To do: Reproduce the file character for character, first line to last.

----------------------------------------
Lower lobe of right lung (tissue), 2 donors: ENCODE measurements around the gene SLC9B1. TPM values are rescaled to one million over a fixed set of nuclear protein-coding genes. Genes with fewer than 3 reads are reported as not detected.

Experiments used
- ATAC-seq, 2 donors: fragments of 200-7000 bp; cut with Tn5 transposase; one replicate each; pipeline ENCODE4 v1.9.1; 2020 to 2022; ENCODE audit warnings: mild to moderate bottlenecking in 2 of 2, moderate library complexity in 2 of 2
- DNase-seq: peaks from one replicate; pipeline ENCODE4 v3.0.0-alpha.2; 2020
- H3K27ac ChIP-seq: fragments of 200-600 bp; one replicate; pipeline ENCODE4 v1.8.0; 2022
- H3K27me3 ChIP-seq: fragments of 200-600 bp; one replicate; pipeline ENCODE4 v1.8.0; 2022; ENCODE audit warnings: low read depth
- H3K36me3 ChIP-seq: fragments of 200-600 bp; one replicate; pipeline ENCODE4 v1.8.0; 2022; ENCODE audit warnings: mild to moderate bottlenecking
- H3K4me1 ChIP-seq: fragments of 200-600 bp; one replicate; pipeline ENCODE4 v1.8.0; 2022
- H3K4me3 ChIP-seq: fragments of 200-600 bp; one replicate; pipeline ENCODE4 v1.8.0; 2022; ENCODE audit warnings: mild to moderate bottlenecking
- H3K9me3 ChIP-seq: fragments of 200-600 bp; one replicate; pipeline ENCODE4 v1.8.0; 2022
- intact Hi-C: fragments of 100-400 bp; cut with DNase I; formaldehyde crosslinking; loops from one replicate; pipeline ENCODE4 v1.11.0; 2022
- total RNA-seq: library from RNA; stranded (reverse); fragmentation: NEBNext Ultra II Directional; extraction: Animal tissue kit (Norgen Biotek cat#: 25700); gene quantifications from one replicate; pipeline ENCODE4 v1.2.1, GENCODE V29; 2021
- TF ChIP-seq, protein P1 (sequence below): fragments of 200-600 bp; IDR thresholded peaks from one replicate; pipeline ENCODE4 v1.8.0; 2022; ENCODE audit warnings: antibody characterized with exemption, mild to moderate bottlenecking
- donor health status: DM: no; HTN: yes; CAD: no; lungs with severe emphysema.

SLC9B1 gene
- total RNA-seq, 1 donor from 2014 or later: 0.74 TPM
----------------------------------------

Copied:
Lower lobe of right lung (tissue), 2 donors: ENCODE measurements around the gene SLC9B1. TPM values are rescaled to one million over a fixed set of nuclear protein-coding genes. Genes with fewer than 3 reads are reported as not detected.

Experiments used
- ATAC-seq, 2 donors: fragments of 200-7000 bp; cut with Tn5 transposase; one replicate each; pipeline ENCODE4 v1.9.1; 2020 to 2022; ENCODE audit warnings: mild to moderate bottlenecking in 2 of 2, moderate library complexity in 2 of 2
- DNase-seq: peaks from one replicate; pipeline ENCODE4 v3.0.0-alpha.2; 2020
- H3K27ac ChIP-seq: fragments of 200-600 bp; one replicate; pipeline ENCODE4 v1.8.0; 2022
- H3K27me3 ChIP-seq: fragments of 200-600 bp; one replicate; pipeline ENCODE4 v1.8.0; 2022; ENCODE audit warnings: low read depth
- H3K36me3 ChIP-seq: fragments of 200-600 bp; one replicate; pipeline ENCODE4 v1.8.0; 2022; ENCODE audit warnings: mild to moderate bottlenecking
- H3K4me1 ChIP-seq: fragments of 200-600 bp; one replicate; pipeline ENCODE4 v1.8.0; 2022
- H3K4me3 ChIP-seq: fragments of 200-600 bp; one replicate; pipeline ENCODE4 v1.8.0; 2022; ENCODE audit warnings: mild to moderate bottlenecking
- H3K9me3 ChIP-seq: fragments of 200-600 bp; one replicate; pipeline ENCODE4 v1.8.0; 2022
- intact Hi-C: fragments of 100-400 bp; cut with DNase I; formaldehyde crosslinking; loops from one replicate; pipeline ENCODE4 v1.11.0; 2022
- total RNA-seq: library from RNA; stranded (reverse); fragmentation: NEBNext Ultra II Directional; extraction: Animal tissue kit (Norgen Biotek cat#: 25700); gene quantifications from one replicate; pipeline ENCODE4 v1.2.1, GENCODE V29; 2021
- TF ChIP-seq, protein P1 (sequence below): fragments of 200-600 bp; IDR thresholded peaks from one replicate; pipeline ENCODE4 v1.8.0; 2022; ENCODE audit warnings: antibody characterized with exemption, mild to moderate bottlenecking
- donor health status: DM: no; HTN: yes; CAD: no; lungs with severe emphysema.

SLC9B1 gene
- total RNA-seq, 1 donor from 2014 or later: 0.74 TPM